Gene Linked To Long COVID Found In Analysis Of Thousands Of Patients

14 Jul 2023 • For more than three years, the global COVID-19 Host Genetics Initiative has been searching for DNA sequences that are associated with a risk of developing severe COVID-19. That hunt, which is ongoing, has implicated genes involved in the immune system and in allowing the SARS-CoV-2 virus to enter cells. The long-COVID study is a spin-off from that effort. The first genome-wide hunt to find genetic risk factors for long COVID has yielded a hit: a DNA sequence near a gene called FOXP4, which is active in the lungs and in some immune cells.

The study, which was released as a preprint on 1 July1, used data collected from 6,450 people with long COVID across 16 countries. Researchers hope that this analysis will be just the beginning: a vast number of data are required to unpick a disorder as complex as long COVID, which has been associated with more than 200 symptoms, including severe fatigue, nerve pain and difficulties with concentration and memory.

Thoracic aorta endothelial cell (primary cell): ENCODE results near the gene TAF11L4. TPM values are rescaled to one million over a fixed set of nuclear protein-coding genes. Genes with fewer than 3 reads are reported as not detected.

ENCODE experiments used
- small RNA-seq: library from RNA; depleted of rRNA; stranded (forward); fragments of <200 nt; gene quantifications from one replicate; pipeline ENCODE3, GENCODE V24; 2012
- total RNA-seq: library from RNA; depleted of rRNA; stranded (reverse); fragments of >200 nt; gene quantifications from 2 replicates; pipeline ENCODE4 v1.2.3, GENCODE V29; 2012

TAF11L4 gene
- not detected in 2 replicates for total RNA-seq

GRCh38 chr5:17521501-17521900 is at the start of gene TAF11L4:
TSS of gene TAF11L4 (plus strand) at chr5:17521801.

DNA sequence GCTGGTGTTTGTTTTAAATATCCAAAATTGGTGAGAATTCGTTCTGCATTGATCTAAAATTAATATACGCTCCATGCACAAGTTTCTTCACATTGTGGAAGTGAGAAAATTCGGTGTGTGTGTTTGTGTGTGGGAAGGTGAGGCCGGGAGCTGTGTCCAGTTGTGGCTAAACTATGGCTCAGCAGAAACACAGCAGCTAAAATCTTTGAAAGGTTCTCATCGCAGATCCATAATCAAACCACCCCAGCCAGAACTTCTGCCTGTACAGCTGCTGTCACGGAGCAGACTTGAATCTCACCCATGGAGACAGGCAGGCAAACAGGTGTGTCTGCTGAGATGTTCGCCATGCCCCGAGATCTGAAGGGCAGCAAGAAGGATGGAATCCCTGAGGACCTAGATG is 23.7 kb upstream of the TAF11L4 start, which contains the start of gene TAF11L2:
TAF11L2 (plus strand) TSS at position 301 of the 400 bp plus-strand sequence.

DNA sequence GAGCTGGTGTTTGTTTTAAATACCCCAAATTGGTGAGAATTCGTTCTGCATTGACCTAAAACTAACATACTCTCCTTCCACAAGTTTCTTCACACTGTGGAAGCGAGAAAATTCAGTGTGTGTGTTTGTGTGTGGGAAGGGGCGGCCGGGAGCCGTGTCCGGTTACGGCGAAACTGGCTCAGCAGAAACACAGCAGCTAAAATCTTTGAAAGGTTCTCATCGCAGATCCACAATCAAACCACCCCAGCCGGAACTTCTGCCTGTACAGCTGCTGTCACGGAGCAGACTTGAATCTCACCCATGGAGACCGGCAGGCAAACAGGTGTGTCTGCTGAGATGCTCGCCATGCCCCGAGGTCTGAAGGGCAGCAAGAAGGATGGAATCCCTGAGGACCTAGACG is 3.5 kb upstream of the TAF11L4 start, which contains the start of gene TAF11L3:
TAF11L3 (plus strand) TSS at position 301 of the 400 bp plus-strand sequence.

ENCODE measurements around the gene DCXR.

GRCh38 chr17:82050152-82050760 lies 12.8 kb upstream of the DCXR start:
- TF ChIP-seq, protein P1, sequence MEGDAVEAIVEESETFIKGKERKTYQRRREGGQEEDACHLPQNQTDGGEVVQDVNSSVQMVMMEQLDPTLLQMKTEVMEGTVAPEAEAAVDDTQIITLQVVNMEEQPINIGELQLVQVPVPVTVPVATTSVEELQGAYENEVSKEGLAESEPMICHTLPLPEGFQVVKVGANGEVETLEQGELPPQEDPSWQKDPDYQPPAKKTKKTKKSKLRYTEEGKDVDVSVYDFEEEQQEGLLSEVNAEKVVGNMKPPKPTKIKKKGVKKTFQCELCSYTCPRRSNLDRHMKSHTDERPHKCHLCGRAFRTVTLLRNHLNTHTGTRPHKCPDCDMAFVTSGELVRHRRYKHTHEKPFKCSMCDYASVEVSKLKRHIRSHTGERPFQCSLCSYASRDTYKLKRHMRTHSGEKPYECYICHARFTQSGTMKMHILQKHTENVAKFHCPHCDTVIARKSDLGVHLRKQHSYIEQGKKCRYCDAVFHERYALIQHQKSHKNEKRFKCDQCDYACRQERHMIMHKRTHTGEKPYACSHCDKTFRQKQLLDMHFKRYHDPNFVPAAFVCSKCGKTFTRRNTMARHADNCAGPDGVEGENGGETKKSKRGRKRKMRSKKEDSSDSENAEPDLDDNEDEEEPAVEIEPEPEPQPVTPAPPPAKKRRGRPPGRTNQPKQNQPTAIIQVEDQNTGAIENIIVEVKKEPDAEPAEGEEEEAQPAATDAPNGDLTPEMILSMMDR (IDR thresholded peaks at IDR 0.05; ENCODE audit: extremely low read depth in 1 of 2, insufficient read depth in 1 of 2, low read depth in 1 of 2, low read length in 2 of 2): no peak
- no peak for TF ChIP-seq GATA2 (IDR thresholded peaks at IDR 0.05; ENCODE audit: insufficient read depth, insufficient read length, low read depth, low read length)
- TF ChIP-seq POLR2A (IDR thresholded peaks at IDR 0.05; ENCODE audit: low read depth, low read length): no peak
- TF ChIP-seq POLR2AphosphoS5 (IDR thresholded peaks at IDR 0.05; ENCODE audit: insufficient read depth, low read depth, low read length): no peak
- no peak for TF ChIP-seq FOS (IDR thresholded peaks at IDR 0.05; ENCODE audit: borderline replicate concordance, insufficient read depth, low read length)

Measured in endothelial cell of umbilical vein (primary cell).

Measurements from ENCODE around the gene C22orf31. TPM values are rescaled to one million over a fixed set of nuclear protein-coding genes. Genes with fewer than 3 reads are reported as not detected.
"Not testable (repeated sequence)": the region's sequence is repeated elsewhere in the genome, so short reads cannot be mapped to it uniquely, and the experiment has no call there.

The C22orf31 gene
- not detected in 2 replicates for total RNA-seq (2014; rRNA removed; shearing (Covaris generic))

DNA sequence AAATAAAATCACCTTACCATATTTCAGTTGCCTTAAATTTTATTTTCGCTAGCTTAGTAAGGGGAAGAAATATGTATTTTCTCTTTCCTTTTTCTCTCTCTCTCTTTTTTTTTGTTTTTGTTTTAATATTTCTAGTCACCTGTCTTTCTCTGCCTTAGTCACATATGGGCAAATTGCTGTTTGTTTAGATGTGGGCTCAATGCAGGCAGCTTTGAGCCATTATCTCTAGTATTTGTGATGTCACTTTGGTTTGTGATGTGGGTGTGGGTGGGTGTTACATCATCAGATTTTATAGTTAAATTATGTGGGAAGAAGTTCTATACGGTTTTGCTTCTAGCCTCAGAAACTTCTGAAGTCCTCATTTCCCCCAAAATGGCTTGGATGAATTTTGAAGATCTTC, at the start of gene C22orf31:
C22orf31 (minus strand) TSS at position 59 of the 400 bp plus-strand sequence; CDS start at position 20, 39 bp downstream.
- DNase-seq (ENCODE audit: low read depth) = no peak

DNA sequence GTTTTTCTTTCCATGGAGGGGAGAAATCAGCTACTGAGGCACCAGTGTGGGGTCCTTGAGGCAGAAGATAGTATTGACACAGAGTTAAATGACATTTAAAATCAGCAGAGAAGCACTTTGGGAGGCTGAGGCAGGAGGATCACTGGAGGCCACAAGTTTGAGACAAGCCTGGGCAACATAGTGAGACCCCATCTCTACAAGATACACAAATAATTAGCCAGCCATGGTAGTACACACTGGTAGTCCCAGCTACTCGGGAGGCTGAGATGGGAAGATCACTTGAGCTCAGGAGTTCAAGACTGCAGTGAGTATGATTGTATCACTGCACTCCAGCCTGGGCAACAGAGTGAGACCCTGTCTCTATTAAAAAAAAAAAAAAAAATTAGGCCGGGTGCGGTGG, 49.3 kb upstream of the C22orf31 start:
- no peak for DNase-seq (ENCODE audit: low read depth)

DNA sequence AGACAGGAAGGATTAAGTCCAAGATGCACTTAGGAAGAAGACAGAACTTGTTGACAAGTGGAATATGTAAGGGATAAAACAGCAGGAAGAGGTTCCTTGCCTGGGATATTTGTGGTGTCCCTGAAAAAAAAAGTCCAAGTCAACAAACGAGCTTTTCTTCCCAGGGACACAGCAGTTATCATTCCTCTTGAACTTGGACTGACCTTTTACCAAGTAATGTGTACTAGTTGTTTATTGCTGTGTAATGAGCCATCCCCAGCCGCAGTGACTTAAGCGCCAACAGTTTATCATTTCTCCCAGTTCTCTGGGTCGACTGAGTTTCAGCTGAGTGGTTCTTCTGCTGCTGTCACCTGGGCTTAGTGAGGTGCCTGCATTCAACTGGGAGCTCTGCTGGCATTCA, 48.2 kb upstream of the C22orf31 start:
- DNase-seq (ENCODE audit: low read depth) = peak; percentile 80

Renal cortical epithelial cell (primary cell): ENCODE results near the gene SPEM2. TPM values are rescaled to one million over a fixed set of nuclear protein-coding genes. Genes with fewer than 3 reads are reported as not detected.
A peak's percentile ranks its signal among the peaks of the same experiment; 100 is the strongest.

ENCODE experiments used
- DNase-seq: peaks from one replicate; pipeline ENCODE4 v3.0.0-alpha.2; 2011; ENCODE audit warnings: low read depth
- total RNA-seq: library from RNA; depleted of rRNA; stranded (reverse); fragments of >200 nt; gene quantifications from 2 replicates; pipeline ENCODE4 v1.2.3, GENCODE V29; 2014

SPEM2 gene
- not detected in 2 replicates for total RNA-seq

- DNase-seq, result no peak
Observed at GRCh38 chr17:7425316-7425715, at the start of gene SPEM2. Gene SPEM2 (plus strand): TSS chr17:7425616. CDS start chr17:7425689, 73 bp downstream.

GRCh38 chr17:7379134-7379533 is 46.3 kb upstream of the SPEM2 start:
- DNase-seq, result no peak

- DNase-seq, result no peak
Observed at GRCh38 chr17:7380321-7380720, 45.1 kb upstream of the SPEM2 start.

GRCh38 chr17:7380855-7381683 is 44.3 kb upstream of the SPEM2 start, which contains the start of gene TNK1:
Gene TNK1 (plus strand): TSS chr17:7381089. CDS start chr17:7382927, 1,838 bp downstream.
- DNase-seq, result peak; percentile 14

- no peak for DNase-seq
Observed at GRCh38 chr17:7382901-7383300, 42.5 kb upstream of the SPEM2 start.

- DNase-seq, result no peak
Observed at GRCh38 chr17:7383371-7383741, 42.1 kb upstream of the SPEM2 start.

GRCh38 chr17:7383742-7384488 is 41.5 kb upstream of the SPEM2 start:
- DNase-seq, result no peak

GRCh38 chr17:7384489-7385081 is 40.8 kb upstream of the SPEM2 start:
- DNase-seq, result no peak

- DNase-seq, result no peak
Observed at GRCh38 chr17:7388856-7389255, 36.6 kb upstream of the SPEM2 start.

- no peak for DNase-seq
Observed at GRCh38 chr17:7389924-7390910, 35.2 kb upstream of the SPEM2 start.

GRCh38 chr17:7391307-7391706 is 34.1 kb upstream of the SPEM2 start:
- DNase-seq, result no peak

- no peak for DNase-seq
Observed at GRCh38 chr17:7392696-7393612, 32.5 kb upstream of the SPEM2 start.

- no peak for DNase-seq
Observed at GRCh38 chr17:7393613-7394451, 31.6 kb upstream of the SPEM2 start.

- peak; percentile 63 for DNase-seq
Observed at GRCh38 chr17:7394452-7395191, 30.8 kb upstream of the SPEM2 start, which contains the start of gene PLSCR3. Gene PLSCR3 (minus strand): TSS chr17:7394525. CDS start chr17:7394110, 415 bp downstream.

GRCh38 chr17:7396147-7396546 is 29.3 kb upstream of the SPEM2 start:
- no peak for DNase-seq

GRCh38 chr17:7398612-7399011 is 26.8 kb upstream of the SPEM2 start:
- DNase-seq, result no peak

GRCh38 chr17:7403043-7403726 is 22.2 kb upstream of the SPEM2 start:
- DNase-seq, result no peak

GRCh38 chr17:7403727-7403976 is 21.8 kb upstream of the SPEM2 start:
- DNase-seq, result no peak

In one analysis that combined data from 11 studies, researchers found a particular region of the genome that was associated with about 1.6-fold higher odds of developing long COVID. That segment of DNA is near a gene called FOXP4, which is active in the lungs and other organs. The variant linked to long COVID is also associated with higher expression of FOXP4 in lung cells.

Previous research has linked the same gene to an increased risk of severe COVID-19, and was also found to be associated with lung cancer. Future studies will probably add to the list of known genetic risk factors for long COVID.

Source: CDC | Read full story

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